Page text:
A long hiatus later, the tragically blacklisted bad boy of Japanese Cinema, Seijun Suzuki returned to filmmaking in the late 70s. In collaboration with producer Genjiro Arato, Suzuki made the first film of what would later be known as the Taisho Roman trilogy which mostly told stories that were a fascinatingly odd mix of surrealist psychological dramas and tales of the supernatural!
This particular story revolves around strange occurrences in the life of Toyojiro Aochi (Toshiya Fujita), a professor of German in the Taisho period in the late 30s. There is no definite plot structure or theme to relate in "Zigeunerweisen" (1980), the title of which refers to a musical composition in a Pablo de Sarasate gramophone record which is the key recurring motif in this bizarre odyssey of Aochi. The record plays in the beginning and two voices ponder about some incoherent spoken words in the record that shouldn't be there, for it's an instrumental record.
Later we come to know that one of the voices is of Aochi himself while the other of Nakasago, an odd character with a fetish for bones and skeletons, especially the red ones! Nakasago may also be Aochi's old friend and colleague. Nakasago (Yoshio Harada) who looks like Jesus Christ, and dresses up like a monk, is accused of murder of a local village woman married to another man. Aochi comes to his rescue and the villagers let him go. This is the simple beginning to what's to turn into one of the most extraordinarily absurd stories ever told with a straight face ever since Luis Bunuel's last few films!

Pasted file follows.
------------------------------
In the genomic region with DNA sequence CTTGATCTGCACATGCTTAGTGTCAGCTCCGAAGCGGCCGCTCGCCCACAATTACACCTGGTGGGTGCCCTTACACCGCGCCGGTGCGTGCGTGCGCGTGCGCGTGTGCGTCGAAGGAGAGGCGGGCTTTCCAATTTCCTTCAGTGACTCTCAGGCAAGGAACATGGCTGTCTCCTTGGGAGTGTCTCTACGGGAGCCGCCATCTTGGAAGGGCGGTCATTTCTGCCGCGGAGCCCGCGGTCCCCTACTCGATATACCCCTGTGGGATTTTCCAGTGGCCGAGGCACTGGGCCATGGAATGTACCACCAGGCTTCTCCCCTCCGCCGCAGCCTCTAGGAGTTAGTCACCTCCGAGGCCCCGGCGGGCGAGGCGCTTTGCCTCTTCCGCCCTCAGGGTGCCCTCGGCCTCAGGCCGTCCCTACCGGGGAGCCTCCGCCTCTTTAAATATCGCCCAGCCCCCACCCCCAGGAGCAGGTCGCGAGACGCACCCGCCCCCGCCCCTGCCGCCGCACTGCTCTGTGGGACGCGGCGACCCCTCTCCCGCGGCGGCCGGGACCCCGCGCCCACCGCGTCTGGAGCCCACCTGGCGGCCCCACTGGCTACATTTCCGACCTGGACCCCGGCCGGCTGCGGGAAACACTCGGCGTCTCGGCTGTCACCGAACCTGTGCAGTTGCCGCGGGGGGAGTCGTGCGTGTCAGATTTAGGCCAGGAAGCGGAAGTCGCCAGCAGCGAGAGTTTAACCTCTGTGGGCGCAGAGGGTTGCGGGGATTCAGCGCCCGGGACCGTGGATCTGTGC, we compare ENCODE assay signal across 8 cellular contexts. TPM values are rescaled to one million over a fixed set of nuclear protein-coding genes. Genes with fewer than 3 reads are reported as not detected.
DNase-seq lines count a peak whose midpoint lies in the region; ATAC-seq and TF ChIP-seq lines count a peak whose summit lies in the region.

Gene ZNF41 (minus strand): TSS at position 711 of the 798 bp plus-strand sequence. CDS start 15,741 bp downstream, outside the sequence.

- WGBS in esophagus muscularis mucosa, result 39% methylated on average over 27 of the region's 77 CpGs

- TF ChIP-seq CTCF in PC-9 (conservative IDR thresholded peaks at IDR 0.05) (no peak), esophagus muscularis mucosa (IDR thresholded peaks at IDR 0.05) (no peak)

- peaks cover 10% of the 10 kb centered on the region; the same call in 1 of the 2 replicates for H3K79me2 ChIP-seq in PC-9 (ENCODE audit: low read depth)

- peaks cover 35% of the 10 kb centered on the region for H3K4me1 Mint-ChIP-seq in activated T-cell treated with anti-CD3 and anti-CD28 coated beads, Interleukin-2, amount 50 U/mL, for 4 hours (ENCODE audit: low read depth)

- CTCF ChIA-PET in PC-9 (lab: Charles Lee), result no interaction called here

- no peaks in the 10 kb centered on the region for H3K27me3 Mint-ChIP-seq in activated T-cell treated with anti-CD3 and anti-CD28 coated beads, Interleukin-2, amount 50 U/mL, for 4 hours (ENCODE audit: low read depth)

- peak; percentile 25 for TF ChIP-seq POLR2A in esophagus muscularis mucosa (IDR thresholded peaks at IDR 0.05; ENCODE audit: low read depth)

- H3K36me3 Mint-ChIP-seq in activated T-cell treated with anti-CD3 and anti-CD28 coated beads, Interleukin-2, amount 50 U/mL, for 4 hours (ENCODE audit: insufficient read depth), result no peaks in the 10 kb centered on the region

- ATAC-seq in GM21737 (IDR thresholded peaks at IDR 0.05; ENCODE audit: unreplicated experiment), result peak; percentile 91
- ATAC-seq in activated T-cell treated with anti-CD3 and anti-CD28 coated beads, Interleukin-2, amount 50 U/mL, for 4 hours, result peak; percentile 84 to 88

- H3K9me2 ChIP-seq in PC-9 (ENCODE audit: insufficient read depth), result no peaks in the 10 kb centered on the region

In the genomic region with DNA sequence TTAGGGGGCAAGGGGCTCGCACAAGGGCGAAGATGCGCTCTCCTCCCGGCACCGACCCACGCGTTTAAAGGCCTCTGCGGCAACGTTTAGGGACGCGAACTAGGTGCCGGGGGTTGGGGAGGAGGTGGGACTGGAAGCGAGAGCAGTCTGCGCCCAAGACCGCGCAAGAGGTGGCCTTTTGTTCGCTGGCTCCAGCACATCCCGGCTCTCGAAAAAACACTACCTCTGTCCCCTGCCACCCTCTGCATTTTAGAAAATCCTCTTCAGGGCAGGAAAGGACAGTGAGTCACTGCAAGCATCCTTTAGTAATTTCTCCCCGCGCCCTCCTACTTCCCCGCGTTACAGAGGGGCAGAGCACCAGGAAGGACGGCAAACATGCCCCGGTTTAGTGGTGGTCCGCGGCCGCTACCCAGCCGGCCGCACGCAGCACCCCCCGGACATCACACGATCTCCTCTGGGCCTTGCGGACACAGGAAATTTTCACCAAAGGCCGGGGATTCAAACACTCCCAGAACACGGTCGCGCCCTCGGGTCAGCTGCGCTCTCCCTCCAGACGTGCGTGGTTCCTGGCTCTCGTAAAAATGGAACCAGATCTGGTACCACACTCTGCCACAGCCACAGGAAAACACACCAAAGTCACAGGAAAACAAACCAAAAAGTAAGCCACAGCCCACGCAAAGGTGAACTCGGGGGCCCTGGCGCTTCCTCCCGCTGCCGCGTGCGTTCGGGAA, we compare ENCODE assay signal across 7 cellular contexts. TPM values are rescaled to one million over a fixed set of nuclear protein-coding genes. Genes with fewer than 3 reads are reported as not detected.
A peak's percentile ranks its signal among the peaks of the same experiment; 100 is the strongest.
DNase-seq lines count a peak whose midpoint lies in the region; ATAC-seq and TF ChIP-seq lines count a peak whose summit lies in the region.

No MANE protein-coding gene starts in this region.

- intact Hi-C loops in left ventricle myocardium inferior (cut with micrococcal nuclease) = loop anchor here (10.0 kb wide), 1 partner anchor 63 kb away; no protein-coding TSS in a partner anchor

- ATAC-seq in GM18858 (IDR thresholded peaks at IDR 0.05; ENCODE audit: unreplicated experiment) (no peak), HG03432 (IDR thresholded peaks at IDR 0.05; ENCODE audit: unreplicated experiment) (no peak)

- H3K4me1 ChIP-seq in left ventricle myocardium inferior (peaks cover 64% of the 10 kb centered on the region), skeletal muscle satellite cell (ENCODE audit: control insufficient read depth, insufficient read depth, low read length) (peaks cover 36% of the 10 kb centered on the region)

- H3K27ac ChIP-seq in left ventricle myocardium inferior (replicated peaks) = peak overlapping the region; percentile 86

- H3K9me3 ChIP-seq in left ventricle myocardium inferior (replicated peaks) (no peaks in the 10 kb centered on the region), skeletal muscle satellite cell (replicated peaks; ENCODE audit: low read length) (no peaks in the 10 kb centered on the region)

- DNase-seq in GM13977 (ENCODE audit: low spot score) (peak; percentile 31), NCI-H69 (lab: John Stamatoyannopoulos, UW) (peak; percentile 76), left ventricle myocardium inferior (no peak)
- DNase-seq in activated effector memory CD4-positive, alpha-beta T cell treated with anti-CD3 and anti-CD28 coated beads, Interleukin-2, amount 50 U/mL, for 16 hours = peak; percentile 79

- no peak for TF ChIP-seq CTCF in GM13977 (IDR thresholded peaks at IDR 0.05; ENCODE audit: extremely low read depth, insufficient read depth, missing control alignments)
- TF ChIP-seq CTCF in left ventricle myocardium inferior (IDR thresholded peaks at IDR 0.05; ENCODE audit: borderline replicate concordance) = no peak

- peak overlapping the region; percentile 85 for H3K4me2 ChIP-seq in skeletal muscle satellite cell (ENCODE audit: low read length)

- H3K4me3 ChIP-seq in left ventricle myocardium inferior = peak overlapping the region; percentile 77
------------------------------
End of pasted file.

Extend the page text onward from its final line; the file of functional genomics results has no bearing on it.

Nakasago claims that he did not kill the woman. It was six red crabs who ate into her flesh. They all later came out of her private parts! As bizarre as it sounds, Aochi who mostly bears one expression on his face, seems to accept Nakasago's claims and the two move on to the next part of their journey involving a geisha O-Ine (Naoko Ôtani) and three singing beggars, two of whom are blind. Going any further ahead with the plot or its synopsis won't serve any purpose, for Suzuki's film is not much about story or logic, as it is about an irrational universe created by Suzuki based on a novel by Hyakken Uchida.
Only Suzuki ensures that however ridiculous and over-the-top the events and happenings in his story may seem, they enthrall and captivate the target audience who will most definitely lap up the proceedings with their mouths wide open and their eyes transfixed to the screen! Suzuki's film brings to mind Luis Bunuel's final films of his French era, especially, "The Discreet Charm of the Bourgeoisie" (1972), "The Phantom of Liberty" (1974), and "That Obscure Object of Desire" (1977). These are the kind of films which occur only in the Bunuel universe, wherein any odd or ludicrous occurrence is taken at face value, without questions being asked, almost as if they were regular, mundane events. Of course, in Suzuki's film, Aochi keeps reiterating that it is all rather strange, but brushes these episodes aside, nevertheless!